A disagreement over which Minneapolis City Council members should help lead the city's new Clean Energy Partnership with two utility companies has slowed progress on one of the most touted council initiatives of the past year.
The council approved the deal with Xcel Energy and CenterPoint Energy in October, agreeing to work together to use more alternative energy sources and reduce greenhouse-gas emissions to meet the city's targets. The partners planned to form a board made up of the mayor, the city coordinator, two council members and two representatives from each of the utilities.
Members of each organization have met regularly since the fall, but the council didn't take any action to appoint its representatives until Dec. 11. That was the day after the council's sometimes-contentious final meeting on the 2015 budget, in which council members sparred over spending priorities and voted repeatedly on a 7-6 split. A proposal to remove some of the funding for the Clean Energy Partnership was initially approved, but finally rejected in a compromise deal.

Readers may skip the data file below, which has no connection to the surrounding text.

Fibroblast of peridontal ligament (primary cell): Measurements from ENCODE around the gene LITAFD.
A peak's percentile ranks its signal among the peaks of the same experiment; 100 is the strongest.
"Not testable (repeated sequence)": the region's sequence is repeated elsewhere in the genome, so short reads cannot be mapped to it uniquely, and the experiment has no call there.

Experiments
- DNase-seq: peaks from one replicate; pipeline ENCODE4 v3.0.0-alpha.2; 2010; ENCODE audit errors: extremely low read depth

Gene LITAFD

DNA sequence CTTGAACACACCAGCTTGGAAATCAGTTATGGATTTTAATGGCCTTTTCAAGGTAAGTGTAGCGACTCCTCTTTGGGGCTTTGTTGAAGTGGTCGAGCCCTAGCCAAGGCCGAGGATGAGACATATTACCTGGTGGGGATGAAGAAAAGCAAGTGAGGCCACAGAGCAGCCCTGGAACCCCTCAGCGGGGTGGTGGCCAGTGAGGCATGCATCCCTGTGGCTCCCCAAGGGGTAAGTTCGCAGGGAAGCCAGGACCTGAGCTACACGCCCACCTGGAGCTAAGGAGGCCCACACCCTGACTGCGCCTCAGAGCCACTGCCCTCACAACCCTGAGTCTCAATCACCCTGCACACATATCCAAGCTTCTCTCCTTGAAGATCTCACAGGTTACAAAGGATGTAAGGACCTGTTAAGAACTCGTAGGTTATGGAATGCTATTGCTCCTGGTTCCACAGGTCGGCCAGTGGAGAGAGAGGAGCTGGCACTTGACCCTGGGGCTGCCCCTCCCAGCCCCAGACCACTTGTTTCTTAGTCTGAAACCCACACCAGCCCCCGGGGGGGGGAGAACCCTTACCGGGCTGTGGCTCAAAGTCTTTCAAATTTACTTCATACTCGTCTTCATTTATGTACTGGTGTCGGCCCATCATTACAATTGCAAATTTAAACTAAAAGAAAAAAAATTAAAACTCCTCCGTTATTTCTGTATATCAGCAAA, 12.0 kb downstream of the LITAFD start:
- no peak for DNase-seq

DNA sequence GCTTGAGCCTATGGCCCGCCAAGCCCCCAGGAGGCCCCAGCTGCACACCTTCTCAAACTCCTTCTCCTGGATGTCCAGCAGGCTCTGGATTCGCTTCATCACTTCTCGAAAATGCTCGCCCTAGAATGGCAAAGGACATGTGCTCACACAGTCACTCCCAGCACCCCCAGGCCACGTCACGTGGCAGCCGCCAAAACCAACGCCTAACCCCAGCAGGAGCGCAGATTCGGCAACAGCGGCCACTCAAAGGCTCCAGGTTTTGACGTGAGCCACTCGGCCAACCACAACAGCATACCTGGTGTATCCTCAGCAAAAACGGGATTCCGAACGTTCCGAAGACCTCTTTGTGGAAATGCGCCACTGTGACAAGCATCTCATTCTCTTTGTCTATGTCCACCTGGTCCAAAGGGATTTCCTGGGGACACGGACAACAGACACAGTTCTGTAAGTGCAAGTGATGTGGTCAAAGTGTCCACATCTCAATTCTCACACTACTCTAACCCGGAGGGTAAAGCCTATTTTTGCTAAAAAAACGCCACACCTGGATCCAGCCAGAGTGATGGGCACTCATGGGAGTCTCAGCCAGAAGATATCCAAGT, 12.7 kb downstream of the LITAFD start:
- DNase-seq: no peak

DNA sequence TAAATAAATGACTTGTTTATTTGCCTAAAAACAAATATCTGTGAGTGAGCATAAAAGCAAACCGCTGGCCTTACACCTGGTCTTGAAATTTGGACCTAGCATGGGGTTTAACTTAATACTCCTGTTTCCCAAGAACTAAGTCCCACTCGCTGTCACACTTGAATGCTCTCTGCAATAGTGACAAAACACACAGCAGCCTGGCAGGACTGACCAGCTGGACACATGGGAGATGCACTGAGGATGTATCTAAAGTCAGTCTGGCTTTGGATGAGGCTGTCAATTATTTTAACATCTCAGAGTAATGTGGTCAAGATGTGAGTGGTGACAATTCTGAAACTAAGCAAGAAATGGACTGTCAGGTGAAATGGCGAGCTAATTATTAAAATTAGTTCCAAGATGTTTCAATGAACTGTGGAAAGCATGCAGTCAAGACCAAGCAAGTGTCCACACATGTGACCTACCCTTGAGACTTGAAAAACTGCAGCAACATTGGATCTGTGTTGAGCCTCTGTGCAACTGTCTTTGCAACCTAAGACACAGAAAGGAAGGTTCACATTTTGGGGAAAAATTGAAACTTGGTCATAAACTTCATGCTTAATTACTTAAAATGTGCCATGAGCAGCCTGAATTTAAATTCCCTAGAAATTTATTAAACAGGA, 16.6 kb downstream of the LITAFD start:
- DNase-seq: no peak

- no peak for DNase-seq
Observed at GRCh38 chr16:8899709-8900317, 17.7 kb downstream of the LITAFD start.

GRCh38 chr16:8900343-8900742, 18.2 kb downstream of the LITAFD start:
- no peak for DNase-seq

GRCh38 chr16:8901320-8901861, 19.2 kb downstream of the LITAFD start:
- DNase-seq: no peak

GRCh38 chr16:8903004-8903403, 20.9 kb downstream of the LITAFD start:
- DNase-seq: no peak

The next morning, Council President Barb Johnson offered a proposal that would appoint Council Members Elizabeth Glidden and Kevin Reich to the partnership board. Glidden, a vocal supporter of the energy work, had been expected to get a nomination, but some council members said Reich's inclusion was a surprise. Council Member Cam Gordon, another prominent advocate, said he'd expressed interest in serving on the board. Reich had sided with Johnson on the budget votes, while Glidden and Gordon voted against proposed cuts.
Johnson said that her nominations were related to bridging divides on the council. But when the proposal stirred up controversy among council members, she pulled it from the Dec. 12 council agenda. Now she hopes to reintroduce it at the council's meeting on Friday.
Glidden and Gordon both said they are eager to see the city move quickly on its appointments. Reich could not be reached for comment.
"We know this is a really important partnership for the city," Glidden said. "It's being watched around the nation. My overall concern is that we're able to engage and do a good job."